Livestock producers were first hit by high feed costs and now by the weakening U.S. and world economy. Cattle feeders reportedly have two years of red ink under their belts and recent estimates show hogs in the red zone by about $15/cwt. With milk prices at almost half the level seen 18 months ago, producers are feeling the pain. And that's bad for the country, says dairy producer Cynthia Bissell.
"Rural America is borrowing up a storm for operating expenses,” she notes. "When you borrow for operating costs, you will never recoup the money, let alone the interest on top of it. Capital expenses such as cows, seed or building can present certain efficiencies and/or added income which will make that loan worth while but borrowing for operating expenses never makes sense,” she says. "We will be out of business if the economy does not improve to the point of fair market value for product so as to allow the farmer to save and invest.”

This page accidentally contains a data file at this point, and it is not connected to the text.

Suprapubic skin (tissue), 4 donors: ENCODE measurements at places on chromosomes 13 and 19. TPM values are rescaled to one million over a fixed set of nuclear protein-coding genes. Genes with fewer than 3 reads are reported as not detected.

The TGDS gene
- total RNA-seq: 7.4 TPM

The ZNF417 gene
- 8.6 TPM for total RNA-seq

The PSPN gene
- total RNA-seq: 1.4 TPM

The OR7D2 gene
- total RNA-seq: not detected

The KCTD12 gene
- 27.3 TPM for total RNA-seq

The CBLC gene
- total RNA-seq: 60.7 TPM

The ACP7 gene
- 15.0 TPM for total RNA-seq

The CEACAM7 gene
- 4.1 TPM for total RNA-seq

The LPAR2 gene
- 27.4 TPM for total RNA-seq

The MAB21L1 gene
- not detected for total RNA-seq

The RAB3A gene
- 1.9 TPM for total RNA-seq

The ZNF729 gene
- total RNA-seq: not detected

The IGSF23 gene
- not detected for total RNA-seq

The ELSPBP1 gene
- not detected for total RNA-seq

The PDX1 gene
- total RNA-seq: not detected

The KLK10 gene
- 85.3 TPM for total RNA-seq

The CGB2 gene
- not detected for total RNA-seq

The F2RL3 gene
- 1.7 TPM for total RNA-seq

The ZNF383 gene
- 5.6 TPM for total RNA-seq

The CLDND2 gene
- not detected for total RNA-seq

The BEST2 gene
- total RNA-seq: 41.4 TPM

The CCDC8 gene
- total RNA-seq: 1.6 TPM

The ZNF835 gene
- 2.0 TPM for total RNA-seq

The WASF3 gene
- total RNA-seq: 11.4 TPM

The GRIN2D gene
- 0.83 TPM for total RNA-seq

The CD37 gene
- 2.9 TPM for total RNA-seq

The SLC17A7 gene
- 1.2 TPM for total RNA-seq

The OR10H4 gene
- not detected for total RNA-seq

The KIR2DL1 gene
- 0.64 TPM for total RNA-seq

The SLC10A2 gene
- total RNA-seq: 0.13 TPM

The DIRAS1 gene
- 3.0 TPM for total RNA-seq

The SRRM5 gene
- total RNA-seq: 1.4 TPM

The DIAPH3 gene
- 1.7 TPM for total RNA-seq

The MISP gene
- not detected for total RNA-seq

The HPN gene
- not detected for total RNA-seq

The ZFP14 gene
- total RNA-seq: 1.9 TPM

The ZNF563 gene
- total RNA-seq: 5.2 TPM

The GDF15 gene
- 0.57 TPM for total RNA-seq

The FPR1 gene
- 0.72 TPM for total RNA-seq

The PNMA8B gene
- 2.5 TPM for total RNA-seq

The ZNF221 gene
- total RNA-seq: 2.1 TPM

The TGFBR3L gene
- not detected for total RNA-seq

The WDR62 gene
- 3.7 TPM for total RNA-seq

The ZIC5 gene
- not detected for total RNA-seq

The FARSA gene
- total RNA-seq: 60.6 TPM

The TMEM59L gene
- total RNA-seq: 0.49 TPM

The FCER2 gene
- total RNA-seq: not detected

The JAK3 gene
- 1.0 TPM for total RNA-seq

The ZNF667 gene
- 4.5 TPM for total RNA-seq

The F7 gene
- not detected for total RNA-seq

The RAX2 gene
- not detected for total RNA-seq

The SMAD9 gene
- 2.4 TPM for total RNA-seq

"Saving and investing makes a country strong; borrowing makes the economy weak,” she adds. "When we begin as a nation to put off things we want to save for things we need, then the economy will begin to rebound as confidence is restored in one's ability to survive. Banks would do well as they invested the money that people were saving.”